Adryana Boyne: Well that is important because as a matter of fact, in my case, as a Hispanic American, I became an American by naturalization, and I took an oath, and when I took an oath, I pledged allegiance to this country, leaving any other behind, and to me, it's important that people know, besides being a Hispanic American, I am an American first. Certainly, I do believe that the people have the wrong perception that the Democratic Party is the party for Hispanics, and I disagree with that. I believe that the Republican Party is the Party that has the values that most Hispanic people have, and I believe that it's time that the people can see that all Republicans are really embracing everyone because we are all Texans, we are all Americans. Can you tell us how you think we can outreach or embrace the Latino community in Texas?

Warren Chisum: The way we do that is by making friends with them. I have worked with Hispanics in my community on a regular basis and there is more in common than we have disagreement about, and we need to pursue our commonalities. In our area, we have a Hispanic President of our Chamber of Commerce, not a Hispanic Chamber, but the whole Chamber for the town, and I work with Hispanic leadership of that group, and we actually had Barbara Bush come to our town to speak this year, so you know, when you have common values, I think you just need to pursue them and forget about the fact that you were born in Mexico and I was born in Texas, that's just not an issue. We are both Texans, and we need to do what's right for Texas.


Adryana Boyne: Well you know President Obama is in El Paso today, and he's going to be speaking about immigration reform. We certainly know that he made promises in order to be elected to the Latino community, and in two years he never did anything, including when the Senate and the House were all Democrats, but we certainly know he is trying to use this issue to be reelected, and at the same time, I disagree with his position on immigration because I believe in the rule of law, and I believe it's important to protect our borders, at the same time, I do believe that we have, you used the word before, we have to be realistic, and we have to be realistic about what we can do. Would you agree Mr. Chisum that maybe there is a need in the state of Texas, and maybe in the whole country as well, besides that the federal government needs to do their job in protecting, the national security is important of course, regarding a guest program for workers?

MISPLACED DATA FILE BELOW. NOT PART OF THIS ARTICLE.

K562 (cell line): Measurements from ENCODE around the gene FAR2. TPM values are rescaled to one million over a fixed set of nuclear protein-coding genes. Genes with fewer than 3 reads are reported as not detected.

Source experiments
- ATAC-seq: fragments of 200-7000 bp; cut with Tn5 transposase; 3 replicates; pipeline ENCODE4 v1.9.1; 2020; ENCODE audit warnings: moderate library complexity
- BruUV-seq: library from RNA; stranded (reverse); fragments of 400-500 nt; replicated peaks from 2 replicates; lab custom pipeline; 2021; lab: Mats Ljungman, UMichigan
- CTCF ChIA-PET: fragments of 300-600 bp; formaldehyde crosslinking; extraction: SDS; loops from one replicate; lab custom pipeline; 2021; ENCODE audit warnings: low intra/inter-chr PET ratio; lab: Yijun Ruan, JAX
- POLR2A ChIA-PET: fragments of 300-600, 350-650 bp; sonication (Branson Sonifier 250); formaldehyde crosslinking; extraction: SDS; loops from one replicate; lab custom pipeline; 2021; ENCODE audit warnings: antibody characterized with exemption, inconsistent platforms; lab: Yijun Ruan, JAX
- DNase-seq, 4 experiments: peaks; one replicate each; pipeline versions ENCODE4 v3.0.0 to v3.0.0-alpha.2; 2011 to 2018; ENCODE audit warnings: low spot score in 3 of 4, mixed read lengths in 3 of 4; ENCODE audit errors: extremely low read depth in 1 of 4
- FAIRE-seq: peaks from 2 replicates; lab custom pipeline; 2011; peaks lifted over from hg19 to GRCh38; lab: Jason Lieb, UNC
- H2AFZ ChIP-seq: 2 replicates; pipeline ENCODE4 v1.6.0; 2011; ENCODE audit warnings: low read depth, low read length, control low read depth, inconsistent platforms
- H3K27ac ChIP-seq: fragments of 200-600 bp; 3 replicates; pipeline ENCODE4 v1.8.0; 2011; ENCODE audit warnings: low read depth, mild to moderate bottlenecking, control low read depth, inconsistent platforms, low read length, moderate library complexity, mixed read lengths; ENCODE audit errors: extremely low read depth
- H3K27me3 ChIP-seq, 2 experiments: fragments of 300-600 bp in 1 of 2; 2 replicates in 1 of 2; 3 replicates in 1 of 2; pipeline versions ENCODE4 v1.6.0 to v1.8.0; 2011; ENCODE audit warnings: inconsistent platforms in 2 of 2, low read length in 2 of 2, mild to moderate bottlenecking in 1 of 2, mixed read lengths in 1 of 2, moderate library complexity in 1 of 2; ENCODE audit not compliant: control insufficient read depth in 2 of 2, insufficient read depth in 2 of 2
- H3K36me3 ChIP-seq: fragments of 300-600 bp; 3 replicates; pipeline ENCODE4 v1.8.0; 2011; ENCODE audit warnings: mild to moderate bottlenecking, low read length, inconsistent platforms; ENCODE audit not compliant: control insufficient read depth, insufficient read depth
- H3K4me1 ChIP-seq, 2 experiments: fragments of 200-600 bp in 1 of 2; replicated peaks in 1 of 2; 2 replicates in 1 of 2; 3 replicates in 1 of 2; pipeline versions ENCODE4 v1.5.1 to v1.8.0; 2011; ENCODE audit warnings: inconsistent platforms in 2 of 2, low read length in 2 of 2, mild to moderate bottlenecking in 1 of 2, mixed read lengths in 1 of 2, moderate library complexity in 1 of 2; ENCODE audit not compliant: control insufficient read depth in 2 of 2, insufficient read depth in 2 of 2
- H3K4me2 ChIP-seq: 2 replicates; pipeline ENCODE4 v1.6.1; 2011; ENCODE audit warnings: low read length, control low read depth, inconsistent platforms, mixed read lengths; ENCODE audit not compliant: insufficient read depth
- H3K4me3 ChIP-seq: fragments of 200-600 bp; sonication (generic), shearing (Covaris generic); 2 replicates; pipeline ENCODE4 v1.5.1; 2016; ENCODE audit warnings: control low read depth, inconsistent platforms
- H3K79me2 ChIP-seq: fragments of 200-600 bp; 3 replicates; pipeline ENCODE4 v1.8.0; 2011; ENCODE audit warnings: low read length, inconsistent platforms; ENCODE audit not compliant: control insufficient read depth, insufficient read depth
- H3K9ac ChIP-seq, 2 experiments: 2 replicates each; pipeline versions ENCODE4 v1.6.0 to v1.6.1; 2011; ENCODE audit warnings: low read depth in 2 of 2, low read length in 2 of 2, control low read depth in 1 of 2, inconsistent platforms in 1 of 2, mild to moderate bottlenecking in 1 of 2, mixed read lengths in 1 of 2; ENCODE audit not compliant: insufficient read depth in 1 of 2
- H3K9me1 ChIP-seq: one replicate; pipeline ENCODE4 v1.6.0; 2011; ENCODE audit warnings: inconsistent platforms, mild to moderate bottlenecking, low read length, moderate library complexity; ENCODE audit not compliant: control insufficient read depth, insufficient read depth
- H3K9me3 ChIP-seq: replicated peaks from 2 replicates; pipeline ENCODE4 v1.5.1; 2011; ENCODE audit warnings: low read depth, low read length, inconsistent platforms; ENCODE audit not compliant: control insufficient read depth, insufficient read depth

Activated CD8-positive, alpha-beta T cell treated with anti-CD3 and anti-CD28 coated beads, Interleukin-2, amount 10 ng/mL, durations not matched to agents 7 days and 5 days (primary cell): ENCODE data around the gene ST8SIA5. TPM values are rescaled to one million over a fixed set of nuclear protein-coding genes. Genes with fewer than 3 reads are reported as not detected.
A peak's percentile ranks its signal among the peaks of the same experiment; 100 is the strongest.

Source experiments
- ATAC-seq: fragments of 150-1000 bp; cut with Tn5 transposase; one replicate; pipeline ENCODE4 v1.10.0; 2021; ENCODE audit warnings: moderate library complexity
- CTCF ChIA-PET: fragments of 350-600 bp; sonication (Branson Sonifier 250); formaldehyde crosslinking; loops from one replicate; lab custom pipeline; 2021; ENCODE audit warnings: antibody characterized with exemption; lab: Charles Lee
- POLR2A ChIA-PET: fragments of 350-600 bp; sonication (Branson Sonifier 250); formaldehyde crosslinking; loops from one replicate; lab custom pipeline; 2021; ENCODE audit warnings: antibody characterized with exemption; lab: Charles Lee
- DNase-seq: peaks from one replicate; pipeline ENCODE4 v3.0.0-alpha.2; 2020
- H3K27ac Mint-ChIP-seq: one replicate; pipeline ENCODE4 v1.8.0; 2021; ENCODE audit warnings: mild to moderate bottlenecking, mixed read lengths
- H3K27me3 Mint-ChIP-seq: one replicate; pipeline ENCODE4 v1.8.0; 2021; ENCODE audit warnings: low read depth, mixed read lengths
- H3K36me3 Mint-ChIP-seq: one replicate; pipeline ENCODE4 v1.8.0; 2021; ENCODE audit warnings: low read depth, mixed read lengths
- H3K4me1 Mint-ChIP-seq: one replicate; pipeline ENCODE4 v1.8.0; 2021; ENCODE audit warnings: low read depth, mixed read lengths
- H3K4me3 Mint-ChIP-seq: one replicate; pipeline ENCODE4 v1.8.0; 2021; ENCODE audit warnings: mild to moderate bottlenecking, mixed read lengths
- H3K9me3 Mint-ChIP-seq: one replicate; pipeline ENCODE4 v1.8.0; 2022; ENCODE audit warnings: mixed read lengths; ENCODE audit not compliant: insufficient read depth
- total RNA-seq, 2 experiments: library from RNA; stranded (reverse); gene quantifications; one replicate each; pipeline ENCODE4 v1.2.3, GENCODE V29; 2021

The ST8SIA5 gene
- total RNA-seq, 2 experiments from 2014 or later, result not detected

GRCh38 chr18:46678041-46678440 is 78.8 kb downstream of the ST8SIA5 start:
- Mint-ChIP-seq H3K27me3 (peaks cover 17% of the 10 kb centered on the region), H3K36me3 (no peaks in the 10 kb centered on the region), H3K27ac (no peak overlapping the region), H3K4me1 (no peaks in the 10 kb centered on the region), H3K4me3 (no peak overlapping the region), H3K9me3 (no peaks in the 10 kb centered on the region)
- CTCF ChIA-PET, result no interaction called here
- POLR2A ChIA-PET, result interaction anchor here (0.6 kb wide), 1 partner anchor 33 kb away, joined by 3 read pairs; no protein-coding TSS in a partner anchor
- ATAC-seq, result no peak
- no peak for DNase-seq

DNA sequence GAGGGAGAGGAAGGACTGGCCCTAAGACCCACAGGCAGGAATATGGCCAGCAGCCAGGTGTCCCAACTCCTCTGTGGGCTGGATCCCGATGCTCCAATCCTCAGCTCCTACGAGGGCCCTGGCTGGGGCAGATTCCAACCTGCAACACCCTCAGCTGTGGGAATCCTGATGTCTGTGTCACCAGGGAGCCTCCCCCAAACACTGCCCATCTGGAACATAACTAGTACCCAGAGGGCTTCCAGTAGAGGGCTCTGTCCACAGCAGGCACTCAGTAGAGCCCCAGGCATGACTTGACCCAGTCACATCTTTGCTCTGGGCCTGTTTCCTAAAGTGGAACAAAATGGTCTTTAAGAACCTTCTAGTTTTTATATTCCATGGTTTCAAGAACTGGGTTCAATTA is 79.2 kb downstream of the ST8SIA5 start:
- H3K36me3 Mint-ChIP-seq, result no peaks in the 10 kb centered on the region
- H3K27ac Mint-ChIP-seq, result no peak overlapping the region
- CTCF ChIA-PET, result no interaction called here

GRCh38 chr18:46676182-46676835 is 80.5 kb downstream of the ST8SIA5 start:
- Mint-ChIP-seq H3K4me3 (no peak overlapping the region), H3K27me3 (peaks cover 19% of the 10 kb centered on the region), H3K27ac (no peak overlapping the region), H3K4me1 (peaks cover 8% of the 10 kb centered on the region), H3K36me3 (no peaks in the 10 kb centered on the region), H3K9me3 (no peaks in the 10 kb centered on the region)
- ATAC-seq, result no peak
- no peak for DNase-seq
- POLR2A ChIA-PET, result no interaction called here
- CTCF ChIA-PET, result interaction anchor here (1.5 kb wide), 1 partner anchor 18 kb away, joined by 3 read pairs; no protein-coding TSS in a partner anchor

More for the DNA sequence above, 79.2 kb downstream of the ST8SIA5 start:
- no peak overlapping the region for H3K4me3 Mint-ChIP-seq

Warren Chisum: I do, and I have a program that's working its way through the legislative process that will recognize undocumented foreign workers, not just from Mexico, but from any country, for whatever reason, but we will be able to let them earn a living, and when they want to go home, they can certainly go home, work in a process where they're not constantly in fear of INS, the immigration service, coming in and taking them away, nor the employers having any fear of using these people to perform the jobs that they're trained to do and doing a very good job at doing it.

Adryana Boyne: Does the bill have to do with the E-Verify?

Warren Chisum: It is the E-Verify, it's 3252, it's a bill that's working its way through the Calendars Committee, hopefully it'll be on the Calendars today.